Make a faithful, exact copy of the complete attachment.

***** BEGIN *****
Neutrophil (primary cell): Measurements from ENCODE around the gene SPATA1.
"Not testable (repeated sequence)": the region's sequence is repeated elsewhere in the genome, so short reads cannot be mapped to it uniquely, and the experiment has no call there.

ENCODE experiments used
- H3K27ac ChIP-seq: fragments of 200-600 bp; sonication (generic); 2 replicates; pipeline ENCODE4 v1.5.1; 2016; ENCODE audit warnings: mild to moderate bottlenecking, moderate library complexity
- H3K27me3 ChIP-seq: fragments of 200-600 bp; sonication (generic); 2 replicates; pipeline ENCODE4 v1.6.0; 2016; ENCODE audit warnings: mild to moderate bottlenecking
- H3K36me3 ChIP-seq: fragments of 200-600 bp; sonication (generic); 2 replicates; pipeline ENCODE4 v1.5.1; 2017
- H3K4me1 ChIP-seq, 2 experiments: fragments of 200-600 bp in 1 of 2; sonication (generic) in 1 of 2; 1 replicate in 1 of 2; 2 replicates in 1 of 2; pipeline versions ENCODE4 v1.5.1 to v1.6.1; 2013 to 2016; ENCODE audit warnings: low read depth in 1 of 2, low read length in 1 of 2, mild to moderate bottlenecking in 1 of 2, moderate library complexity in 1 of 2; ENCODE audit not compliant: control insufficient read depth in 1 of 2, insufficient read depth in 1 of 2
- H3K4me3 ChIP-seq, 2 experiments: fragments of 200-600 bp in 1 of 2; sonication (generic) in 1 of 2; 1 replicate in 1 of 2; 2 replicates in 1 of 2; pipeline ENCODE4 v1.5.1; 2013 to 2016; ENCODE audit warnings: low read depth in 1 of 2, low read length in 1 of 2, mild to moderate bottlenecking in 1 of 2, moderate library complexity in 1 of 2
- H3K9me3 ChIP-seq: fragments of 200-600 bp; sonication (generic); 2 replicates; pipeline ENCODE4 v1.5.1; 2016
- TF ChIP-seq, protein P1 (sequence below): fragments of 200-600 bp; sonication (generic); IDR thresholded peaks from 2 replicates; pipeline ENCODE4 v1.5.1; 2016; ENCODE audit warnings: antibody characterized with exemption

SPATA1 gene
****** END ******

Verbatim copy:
Neutrophil (primary cell): Measurements from ENCODE around the gene SPATA1.
"Not testable (repeated sequence)": the region's sequence is repeated elsewhere in the genome, so short reads cannot be mapped to it uniquely, and the experiment has no call there.

ENCODE experiments used
- H3K27ac ChIP-seq: fragments of 200-600 bp; sonication (generic); 2 replicates; pipeline ENCODE4 v1.5.1; 2016; ENCODE audit warnings: mild to moderate bottlenecking, moderate library complexity
- H3K27me3 ChIP-seq: fragments of 200-600 bp; sonication (generic); 2 replicates; pipeline ENCODE4 v1.6.0; 2016; ENCODE audit warnings: mild to moderate bottlenecking
- H3K36me3 ChIP-seq: fragments of 200-600 bp; sonication (generic); 2 replicates; pipeline ENCODE4 v1.5.1; 2017
- H3K4me1 ChIP-seq, 2 experiments: fragments of 200-600 bp in 1 of 2; sonication (generic) in 1 of 2; 1 replicate in 1 of 2; 2 replicates in 1 of 2; pipeline versions ENCODE4 v1.5.1 to v1.6.1; 2013 to 2016; ENCODE audit warnings: low read depth in 1 of 2, low read length in 1 of 2, mild to moderate bottlenecking in 1 of 2, moderate library complexity in 1 of 2; ENCODE audit not compliant: control insufficient read depth in 1 of 2, insufficient read depth in 1 of 2
- H3K4me3 ChIP-seq, 2 experiments: fragments of 200-600 bp in 1 of 2; sonication (generic) in 1 of 2; 1 replicate in 1 of 2; 2 replicates in 1 of 2; pipeline ENCODE4 v1.5.1; 2013 to 2016; ENCODE audit warnings: low read depth in 1 of 2, low read length in 1 of 2, mild to moderate bottlenecking in 1 of 2, moderate library complexity in 1 of 2
- H3K9me3 ChIP-seq: fragments of 200-600 bp; sonication (generic); 2 replicates; pipeline ENCODE4 v1.5.1; 2016
- TF ChIP-seq, protein P1 (sequence below): fragments of 200-600 bp; sonication (generic); IDR thresholded peaks from 2 replicates; pipeline ENCODE4 v1.5.1; 2016; ENCODE audit warnings: antibody characterized with exemption

SPATA1 gene